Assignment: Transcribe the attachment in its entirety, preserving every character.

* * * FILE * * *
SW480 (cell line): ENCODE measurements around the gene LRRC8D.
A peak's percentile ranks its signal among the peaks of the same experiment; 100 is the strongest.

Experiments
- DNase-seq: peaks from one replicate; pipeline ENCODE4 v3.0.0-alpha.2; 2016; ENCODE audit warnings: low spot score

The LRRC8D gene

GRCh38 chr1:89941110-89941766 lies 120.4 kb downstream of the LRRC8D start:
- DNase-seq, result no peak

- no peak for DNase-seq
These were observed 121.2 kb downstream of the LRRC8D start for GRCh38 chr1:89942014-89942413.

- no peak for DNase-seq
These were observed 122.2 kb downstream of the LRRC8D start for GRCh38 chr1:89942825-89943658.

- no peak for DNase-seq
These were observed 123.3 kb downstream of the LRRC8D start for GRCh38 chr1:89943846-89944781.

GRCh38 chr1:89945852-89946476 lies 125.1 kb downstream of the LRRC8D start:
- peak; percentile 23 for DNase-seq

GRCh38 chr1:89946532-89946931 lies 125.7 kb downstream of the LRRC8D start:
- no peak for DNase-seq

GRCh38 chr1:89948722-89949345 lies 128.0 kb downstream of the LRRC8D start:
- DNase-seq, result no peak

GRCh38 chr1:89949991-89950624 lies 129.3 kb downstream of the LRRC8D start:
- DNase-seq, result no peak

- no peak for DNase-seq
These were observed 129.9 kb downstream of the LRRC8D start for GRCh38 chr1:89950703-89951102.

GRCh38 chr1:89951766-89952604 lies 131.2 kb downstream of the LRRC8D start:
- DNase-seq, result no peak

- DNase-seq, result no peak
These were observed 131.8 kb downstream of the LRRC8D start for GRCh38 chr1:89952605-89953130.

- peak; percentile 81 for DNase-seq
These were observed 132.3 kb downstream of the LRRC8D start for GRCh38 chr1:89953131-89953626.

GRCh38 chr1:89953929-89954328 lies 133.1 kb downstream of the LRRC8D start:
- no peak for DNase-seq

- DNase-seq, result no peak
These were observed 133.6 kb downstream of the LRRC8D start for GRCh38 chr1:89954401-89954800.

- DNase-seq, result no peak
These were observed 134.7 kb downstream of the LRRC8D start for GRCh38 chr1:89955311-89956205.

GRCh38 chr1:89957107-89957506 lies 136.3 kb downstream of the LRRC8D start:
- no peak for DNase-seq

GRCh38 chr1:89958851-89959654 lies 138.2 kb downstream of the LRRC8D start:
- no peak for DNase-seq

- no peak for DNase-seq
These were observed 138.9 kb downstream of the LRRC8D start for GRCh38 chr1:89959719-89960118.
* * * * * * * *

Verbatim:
SW480 (cell line): ENCODE measurements around the gene LRRC8D.
A peak's percentile ranks its signal among the peaks of the same experiment; 100 is the strongest.

Experiments
- DNase-seq: peaks from one replicate; pipeline ENCODE4 v3.0.0-alpha.2; 2016; ENCODE audit warnings: low spot score

The LRRC8D gene

GRCh38 chr1:89941110-89941766 lies 120.4 kb downstream of the LRRC8D start:
- DNase-seq, result no peak

- no peak for DNase-seq
These were observed 121.2 kb downstream of the LRRC8D start for GRCh38 chr1:89942014-89942413.

- no peak for DNase-seq
These were observed 122.2 kb downstream of the LRRC8D start for GRCh38 chr1:89942825-89943658.

- no peak for DNase-seq
These were observed 123.3 kb downstream of the LRRC8D start for GRCh38 chr1:89943846-89944781.

GRCh38 chr1:89945852-89946476 lies 125.1 kb downstream of the LRRC8D start:
- peak; percentile 23 for DNase-seq

GRCh38 chr1:89946532-89946931 lies 125.7 kb downstream of the LRRC8D start:
- no peak for DNase-seq

GRCh38 chr1:89948722-89949345 lies 128.0 kb downstream of the LRRC8D start:
- DNase-seq, result no peak

GRCh38 chr1:89949991-89950624 lies 129.3 kb downstream of the LRRC8D start:
- DNase-seq, result no peak

- no peak for DNase-seq
These were observed 129.9 kb downstream of the LRRC8D start for GRCh38 chr1:89950703-89951102.

GRCh38 chr1:89951766-89952604 lies 131.2 kb downstream of the LRRC8D start:
- DNase-seq, result no peak

- DNase-seq, result no peak
These were observed 131.8 kb downstream of the LRRC8D start for GRCh38 chr1:89952605-89953130.

- peak; percentile 81 for DNase-seq
These were observed 132.3 kb downstream of the LRRC8D start for GRCh38 chr1:89953131-89953626.

GRCh38 chr1:89953929-89954328 lies 133.1 kb downstream of the LRRC8D start:
- no peak for DNase-seq

- DNase-seq, result no peak
These were observed 133.6 kb downstream of the LRRC8D start for GRCh38 chr1:89954401-89954800.

- DNase-seq, result no peak
These were observed 134.7 kb downstream of the LRRC8D start for GRCh38 chr1:89955311-89956205.

GRCh38 chr1:89957107-89957506 lies 136.3 kb downstream of the LRRC8D start:
- no peak for DNase-seq

GRCh38 chr1:89958851-89959654 lies 138.2 kb downstream of the LRRC8D start:
- no peak for DNase-seq

- no peak for DNase-seq
These were observed 138.9 kb downstream of the LRRC8D start for GRCh38 chr1:89959719-89960118.